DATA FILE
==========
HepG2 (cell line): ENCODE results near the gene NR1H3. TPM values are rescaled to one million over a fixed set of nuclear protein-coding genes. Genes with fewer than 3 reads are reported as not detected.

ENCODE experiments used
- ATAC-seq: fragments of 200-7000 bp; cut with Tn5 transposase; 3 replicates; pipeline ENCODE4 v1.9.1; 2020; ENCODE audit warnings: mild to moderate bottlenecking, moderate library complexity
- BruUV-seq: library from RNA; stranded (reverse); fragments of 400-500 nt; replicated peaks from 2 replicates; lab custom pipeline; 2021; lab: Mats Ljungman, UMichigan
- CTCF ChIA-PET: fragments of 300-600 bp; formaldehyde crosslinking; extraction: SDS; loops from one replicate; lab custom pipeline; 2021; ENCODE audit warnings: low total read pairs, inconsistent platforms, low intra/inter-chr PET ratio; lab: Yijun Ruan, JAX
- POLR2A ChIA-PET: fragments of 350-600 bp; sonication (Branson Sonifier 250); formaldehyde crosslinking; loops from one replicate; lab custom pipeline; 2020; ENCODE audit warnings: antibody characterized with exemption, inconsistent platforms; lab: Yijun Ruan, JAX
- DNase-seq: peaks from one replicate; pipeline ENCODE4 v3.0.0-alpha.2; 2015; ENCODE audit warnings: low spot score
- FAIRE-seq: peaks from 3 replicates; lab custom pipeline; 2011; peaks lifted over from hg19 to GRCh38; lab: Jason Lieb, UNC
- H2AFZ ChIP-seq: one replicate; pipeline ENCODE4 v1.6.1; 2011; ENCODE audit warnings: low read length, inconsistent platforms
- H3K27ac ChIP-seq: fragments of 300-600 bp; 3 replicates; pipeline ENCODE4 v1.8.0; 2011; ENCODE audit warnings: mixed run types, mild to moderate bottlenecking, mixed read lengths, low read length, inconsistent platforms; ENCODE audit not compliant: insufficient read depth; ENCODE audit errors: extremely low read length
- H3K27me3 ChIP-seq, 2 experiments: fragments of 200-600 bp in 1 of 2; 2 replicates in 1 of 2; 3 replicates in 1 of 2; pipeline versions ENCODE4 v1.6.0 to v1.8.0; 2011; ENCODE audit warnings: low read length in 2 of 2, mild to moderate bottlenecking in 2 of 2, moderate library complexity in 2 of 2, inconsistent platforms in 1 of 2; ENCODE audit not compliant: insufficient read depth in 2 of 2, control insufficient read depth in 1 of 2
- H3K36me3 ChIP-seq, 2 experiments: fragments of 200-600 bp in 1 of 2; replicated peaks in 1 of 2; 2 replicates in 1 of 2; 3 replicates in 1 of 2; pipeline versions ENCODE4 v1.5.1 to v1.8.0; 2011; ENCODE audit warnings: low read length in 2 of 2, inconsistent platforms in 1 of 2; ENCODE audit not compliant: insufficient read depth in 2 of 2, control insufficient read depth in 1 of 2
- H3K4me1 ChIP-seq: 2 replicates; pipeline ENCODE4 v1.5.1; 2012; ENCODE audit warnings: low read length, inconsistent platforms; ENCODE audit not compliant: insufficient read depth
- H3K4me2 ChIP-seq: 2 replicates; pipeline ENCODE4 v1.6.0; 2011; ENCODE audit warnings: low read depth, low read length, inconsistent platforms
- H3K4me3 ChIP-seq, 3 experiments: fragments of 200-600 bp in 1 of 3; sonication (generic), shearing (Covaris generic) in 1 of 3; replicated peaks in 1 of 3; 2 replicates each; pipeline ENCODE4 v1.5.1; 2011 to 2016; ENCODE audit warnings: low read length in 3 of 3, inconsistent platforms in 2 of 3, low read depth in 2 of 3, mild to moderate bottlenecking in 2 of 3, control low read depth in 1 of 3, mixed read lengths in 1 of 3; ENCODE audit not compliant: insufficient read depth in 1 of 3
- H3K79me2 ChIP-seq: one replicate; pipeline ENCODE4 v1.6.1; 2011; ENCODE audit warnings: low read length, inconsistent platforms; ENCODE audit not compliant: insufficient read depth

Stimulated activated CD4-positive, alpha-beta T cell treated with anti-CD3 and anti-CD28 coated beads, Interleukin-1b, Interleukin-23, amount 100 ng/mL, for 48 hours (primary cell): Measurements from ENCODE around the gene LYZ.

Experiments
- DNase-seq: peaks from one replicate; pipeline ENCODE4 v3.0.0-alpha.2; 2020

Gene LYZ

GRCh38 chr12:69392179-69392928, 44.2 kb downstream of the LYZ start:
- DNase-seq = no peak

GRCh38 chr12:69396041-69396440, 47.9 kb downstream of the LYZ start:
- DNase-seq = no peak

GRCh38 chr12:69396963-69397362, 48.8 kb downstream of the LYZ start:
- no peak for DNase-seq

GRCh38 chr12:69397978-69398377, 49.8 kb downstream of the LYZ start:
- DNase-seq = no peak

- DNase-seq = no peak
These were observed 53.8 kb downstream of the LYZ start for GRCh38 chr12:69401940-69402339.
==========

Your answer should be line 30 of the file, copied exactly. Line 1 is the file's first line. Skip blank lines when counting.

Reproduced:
These were observed 53.8 kb downstream of the LYZ start for GRCh38 chr12:69401940-69402339.